“Sometimes it is not a question of money, or of time when it comes to the environment”, Professor Zhang says, tapping his head, “but we need to change what is up here, in peoples’ minds”.
He should know, his specialism here at Guilin University of Technology is wastewater treatment. When he came back from working in Japan, he founded a Sino-Chinese facility for membrane technology at the Yanshan campus. (When the facilities in the centre of town in Guilin became too cramped, the university developed a new campus one hour away in the countryside. It has the scale of a small European city, with spacious lab and office buildings sitting in manicured gardens, surrounded by the dramatic karst hills of Guangxi province.)
We tour Professor Zhang’s lab, looking at annamox reactors and membrane based systems. What really impressed me though was their scale up facilities, and to crown it all, their experimental facility which takes 20% of the campus wastewater and cleans it up to a standard that can be used for irrigation onsite. It enables them to trial various membrane configurations that they’ve been working on at a meaningful pilot scale, and monitor their effectiveness.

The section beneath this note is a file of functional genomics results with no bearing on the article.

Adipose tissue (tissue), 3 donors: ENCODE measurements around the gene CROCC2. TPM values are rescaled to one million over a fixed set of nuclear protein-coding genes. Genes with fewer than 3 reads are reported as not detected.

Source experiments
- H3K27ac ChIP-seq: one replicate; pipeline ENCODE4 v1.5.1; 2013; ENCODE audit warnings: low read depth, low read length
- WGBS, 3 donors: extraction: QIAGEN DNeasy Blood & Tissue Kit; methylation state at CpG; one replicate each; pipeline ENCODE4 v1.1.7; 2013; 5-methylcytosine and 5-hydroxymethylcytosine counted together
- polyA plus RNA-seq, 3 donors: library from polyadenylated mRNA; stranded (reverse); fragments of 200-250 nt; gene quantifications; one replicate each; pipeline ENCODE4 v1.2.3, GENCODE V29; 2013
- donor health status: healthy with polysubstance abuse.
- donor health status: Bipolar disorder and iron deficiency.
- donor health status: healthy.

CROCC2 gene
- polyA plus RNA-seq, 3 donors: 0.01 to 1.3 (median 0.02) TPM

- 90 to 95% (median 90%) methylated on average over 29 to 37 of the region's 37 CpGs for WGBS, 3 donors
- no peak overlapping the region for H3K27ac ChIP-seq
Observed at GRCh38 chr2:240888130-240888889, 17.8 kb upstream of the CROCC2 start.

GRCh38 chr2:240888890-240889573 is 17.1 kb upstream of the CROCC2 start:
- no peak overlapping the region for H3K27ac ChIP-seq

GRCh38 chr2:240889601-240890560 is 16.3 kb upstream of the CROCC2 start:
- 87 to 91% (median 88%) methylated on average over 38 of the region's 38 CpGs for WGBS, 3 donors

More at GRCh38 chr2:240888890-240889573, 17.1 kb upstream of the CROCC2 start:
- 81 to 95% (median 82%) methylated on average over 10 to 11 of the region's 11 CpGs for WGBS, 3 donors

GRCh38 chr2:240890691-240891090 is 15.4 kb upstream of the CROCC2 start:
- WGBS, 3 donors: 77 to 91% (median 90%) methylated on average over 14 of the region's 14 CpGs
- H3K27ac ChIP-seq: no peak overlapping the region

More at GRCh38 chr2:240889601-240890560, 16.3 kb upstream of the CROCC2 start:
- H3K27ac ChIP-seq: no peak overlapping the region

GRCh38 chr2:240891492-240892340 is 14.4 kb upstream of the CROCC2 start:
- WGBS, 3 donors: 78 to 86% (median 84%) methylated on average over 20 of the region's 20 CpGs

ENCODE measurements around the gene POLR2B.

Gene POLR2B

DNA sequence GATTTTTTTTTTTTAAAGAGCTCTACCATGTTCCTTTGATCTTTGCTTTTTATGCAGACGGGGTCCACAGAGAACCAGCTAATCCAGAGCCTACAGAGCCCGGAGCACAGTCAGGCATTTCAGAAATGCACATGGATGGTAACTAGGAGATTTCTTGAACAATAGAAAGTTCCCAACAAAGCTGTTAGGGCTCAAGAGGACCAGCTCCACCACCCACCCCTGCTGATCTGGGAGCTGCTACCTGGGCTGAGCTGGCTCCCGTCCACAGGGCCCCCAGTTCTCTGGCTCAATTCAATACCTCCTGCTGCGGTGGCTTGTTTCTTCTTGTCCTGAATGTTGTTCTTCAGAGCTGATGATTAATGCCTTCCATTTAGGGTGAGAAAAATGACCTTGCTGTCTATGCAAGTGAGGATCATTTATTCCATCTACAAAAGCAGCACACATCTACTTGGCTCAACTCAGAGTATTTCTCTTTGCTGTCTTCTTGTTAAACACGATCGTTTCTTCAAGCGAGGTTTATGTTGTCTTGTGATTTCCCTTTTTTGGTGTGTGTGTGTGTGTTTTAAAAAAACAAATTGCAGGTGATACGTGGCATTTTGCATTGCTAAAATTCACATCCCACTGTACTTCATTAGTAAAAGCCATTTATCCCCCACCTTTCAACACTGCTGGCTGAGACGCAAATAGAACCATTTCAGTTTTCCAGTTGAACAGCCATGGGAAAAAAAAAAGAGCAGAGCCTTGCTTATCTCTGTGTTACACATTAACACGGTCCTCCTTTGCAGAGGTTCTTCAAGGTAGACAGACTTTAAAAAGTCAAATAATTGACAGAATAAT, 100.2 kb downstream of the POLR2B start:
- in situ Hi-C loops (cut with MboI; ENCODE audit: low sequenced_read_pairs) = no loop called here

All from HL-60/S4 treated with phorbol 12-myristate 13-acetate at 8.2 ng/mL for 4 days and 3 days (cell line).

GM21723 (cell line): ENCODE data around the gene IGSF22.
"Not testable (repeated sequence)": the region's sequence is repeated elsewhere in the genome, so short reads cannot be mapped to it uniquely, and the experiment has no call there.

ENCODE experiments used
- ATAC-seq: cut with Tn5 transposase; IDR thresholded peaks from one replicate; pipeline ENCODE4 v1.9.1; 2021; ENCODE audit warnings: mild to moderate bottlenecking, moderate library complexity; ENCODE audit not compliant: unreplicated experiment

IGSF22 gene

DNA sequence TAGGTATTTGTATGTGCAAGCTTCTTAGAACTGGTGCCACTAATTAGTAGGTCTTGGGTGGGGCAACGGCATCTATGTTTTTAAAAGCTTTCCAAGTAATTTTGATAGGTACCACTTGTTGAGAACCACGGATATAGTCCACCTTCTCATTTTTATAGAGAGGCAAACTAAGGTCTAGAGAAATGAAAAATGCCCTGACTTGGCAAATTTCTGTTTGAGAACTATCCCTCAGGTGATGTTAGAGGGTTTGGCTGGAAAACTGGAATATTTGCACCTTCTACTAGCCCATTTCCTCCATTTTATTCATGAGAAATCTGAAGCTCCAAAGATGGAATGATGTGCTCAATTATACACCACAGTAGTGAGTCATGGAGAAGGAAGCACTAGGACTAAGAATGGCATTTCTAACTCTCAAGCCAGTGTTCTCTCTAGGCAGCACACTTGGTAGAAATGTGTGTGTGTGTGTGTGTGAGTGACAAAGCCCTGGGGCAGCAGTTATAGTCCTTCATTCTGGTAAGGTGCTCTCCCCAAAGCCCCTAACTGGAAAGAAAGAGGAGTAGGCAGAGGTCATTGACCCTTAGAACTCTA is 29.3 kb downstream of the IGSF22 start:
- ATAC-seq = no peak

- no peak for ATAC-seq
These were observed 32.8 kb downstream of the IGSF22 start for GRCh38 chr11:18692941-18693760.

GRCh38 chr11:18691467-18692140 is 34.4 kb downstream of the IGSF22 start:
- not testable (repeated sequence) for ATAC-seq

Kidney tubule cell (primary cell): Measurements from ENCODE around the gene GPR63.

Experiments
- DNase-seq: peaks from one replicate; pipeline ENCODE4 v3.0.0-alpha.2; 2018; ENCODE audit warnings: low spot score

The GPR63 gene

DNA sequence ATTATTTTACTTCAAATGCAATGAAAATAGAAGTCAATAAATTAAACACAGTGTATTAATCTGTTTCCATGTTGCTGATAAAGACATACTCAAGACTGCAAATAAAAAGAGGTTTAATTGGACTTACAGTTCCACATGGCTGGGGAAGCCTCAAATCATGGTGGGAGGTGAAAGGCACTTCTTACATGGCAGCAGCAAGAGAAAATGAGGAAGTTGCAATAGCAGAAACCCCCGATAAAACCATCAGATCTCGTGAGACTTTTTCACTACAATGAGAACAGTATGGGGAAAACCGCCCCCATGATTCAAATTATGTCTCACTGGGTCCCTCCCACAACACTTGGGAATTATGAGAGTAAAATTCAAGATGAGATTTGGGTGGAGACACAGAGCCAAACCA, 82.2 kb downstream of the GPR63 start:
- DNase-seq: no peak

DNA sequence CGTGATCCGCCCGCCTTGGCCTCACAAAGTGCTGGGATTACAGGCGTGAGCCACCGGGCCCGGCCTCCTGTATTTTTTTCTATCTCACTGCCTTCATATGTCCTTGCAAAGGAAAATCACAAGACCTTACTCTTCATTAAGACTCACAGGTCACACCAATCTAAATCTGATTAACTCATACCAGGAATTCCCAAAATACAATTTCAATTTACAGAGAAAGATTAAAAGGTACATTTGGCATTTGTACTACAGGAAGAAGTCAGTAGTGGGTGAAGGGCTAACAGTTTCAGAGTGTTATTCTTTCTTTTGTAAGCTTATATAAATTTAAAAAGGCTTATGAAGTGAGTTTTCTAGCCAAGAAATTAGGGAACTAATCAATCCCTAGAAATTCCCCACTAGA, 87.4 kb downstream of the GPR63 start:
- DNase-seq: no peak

To me, this is a really ambitious project, and on a European campus would be newsworthy. Professor Zhang is pretty modest about what they’ve accomplished, but he’s got plans to look at how to polish the tertiary wastewater and develop their membrane work.
I go for lunch with another researcher, Qin Zhang, who is looking at how changing the electron donors in river sediments can help degrade persistent organic pollutants, another bugbear of waterways. We chat over a delicious lunch of “you cha” or “oil tea” and tarro pancakes. Later (which doesn’t feel like very long) I meet Professor Zhang and his wife who teaches architecture at the university, along with another student who is thinking about studying abroad for her PhD. I am treated to another amazing Guangxi dinner. They are generous and wonderful hosts, and we have a brilliant meal filled with laughter and their interesting stories. It is evenings like these that make this trip so mind-blowing.
We return to this morning’s conversation. Professor Zhang is right, and his words echo what many of the people that I’ve visited have said. It isn’t a lack of resources per se, the environment simply isn’t valued the same way as a bank balance. How do you change perspectives? Long term, education is obviously the answer, but if we have to wait 20 or 30 years for that to bear fruit, then what? Do we monitise biodiversity, and treat it as another commodity? Create stricter regulations and harsher punishments? It seems like industry is a fluid thing that seeks the path of least resistance. It simply seeps to the next location where controls are lax, displacing the problem elsewhere.